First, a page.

Can we stop saying La La Land almost beat Moonlight?

Exactly five years after Trayvon Martin was gunned down, a film about a queer, imperfect, possibly broken, black man won Best Picture at the Oscars. It should have felt monumental. It should have felt like the win we were waiting for. But instead, in what can only be explained as the worst example of dramatic irony, La La Land was wrongly declared the winner before the Oscar was rightfully assigned to Moonlight.

I felt a sequential flurry of emotions as millions of people tried to make sense of the situation as it unfolded in real time.

Heartbreak. Anger. Confusion. Disbelief. Amusement. Happiness.

I kept waiting for the overwhelming pride that I had reserved for this win. The feeling of undeniable progress I was sure would wash over me. The sheer elation. But it never came. Like everyone watching, I was too amused by the events of the last few minutes. I was thrilled for the win, but its big moment had passed.

It’s like ordering exactly what you’re craving at a restaurant but then the order gets handed to your friend who takes a small bite of it, realizes, and then passes it to you. Sure, it’s still exactly what you wanted but you didn’t get to experience it the way you had hoped. It doesn’t make your meal any less good, but it does make it a bit less special.

I’ve longed for black, queer characters who are allowed to exist outside stereotypes since before I knew what gay was. A film like Moonlight was all the recognition that a younger version of myself needed while scouring the internet for proof that there were others like me. This movie can be everything for a lot of queer kids of colour.

But, after fighting to be seen for so long, this win will forever be marked with an asterisk. Instead of this being the one where the Academy awarded the lowest budget film to date its highest accolade, it will forever be known as the Oscars with that massive fuck-up.

Even though we won, it feels like we were robbed. Can joy ever come without heartbreak or will disappointment always precede our victories?

Film reporters whipped into a fury as the news cycle was divided between those who turned the broadcast off after La La Land was announced best picture and those who sat through the awkward correction of the rightful titleholders.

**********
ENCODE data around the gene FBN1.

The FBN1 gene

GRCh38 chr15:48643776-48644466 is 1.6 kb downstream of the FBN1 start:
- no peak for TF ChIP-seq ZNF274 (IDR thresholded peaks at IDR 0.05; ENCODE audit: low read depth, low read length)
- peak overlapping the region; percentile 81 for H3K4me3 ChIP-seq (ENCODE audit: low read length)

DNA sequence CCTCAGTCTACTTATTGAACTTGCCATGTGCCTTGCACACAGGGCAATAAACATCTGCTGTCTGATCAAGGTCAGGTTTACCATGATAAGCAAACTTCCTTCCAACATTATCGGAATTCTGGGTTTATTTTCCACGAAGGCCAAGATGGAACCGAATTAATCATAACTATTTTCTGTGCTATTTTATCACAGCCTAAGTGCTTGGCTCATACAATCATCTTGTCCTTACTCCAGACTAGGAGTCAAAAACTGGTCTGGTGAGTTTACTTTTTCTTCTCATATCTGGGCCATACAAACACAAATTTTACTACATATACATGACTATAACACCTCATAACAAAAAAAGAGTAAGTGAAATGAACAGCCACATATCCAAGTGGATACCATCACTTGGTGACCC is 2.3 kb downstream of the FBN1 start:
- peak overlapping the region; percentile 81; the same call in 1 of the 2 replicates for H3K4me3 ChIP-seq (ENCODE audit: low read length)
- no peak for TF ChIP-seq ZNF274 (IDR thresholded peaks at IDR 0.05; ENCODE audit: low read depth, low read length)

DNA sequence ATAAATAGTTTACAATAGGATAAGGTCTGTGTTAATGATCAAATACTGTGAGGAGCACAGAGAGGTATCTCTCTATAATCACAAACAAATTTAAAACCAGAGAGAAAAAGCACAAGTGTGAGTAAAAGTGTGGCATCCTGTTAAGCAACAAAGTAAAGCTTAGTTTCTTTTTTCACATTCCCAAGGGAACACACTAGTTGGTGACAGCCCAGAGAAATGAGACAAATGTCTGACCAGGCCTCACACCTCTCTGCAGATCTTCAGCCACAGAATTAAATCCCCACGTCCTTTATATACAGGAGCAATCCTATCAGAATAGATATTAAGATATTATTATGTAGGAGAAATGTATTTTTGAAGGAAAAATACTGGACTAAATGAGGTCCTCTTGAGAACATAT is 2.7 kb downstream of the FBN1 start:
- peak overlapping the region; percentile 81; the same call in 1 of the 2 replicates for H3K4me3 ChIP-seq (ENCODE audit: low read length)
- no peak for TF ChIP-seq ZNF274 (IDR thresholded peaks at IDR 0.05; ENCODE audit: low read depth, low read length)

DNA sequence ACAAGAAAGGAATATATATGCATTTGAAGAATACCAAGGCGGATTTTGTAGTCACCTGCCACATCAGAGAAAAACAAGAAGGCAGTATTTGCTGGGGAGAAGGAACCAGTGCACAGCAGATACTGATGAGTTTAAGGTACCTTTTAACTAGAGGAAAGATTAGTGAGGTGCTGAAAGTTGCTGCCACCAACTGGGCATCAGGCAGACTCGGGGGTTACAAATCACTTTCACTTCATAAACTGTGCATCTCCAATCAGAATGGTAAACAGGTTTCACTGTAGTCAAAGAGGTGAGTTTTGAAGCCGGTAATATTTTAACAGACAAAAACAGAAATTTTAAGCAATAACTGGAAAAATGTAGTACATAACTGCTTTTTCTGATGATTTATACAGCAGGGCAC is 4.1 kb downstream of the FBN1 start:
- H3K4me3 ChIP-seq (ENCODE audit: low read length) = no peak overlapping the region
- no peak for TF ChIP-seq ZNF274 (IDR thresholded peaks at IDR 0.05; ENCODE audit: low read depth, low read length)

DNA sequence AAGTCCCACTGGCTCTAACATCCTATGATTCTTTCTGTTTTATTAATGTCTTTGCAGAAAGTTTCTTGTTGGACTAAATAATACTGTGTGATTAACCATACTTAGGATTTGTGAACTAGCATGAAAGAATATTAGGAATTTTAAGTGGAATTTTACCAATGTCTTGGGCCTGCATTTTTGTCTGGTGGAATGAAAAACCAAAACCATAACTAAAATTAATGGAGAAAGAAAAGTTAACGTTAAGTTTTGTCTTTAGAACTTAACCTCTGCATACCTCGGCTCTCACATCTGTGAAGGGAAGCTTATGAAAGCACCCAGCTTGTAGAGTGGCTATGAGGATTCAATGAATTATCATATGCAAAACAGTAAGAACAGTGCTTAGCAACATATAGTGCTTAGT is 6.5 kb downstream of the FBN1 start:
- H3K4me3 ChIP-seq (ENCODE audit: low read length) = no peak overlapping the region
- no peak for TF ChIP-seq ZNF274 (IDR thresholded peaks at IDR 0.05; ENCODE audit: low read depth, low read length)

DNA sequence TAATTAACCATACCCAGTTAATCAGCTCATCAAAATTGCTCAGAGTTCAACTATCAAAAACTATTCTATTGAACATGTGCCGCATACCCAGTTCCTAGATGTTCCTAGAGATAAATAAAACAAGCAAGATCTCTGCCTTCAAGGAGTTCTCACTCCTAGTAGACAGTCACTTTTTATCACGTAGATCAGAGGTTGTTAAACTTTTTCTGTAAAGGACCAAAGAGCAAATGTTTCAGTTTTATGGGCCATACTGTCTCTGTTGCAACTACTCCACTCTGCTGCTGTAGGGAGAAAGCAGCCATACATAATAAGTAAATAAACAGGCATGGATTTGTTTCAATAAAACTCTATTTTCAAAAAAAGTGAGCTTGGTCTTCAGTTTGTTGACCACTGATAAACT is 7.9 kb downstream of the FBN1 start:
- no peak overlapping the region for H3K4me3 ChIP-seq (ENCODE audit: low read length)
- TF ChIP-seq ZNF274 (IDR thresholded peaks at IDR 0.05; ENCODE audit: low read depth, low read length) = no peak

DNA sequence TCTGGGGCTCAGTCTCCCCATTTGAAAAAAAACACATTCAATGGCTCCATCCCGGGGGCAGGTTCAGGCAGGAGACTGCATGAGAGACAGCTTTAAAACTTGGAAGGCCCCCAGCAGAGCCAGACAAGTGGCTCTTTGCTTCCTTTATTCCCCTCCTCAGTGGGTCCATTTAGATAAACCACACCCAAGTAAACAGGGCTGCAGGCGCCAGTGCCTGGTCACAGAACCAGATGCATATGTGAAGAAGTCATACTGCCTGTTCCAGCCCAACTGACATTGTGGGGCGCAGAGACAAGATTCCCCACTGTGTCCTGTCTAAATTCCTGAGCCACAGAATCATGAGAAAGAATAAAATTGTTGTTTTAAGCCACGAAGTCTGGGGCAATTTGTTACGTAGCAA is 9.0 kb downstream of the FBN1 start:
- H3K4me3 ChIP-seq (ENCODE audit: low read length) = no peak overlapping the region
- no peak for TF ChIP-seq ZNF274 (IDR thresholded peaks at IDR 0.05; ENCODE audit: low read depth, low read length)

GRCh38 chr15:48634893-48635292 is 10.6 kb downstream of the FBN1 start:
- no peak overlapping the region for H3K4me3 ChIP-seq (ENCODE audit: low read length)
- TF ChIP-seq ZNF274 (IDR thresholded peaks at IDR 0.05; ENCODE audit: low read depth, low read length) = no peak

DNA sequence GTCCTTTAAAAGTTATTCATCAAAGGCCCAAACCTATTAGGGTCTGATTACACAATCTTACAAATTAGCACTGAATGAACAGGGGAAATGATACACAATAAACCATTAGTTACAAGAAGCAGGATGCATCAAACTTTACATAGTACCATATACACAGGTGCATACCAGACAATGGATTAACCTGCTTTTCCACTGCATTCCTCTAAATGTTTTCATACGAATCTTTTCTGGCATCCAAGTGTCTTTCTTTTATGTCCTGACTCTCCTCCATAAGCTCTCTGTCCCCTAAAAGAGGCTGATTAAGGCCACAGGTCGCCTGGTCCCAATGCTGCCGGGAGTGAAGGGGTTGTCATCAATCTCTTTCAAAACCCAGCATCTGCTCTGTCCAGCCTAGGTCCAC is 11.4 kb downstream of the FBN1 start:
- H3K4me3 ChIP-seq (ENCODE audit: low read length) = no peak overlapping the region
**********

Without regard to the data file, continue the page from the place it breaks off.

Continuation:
History was made with Moonlight’s win. It has the lowest Best Picture budget to date at $1.5 million but it is also the first from a black writer-director to win the prestigious award. Instead of think pieces about the importance of this success, the current news cycle remained obsessed with the blunder and uncovering how this could have happened. It has missed the opportunity to put a spotlight on the underdog story.

Let’s be very clear here: contrary to what many articles have boldly claimed, La La Land did not “almost beat” Moonlight. An ode to white Hollywood came second to a love story of underrepresented narratives. To claim anything less is to erase the magnitude of a milestone that has long been desired.

There was no “almost.” There was a mistake. An unfortunate mistake that has overshadowed a historic win, but a mistake we have to move past if we are to rightfully acknowledge the social and narrative shift that has taken place with Moonlight’s victory.

“This goes out to all those black and brown boys and girls and non-gender conforming, who don’t see themselves,” producer Tarell Alvin McCraney said in their acceptance speech. In all the white noise, you might have missed it. For those who have long been outcasted, this sentence, this shiny piece of gold that was handed down to an unlikely but all deserving story, means the world.

This stunning, poetic, aesthetically-captivating film, against all odds, won Best Picture at the 89th Academy Awards. It’s an achievement we ought to remember because it’s one I’ll never forget.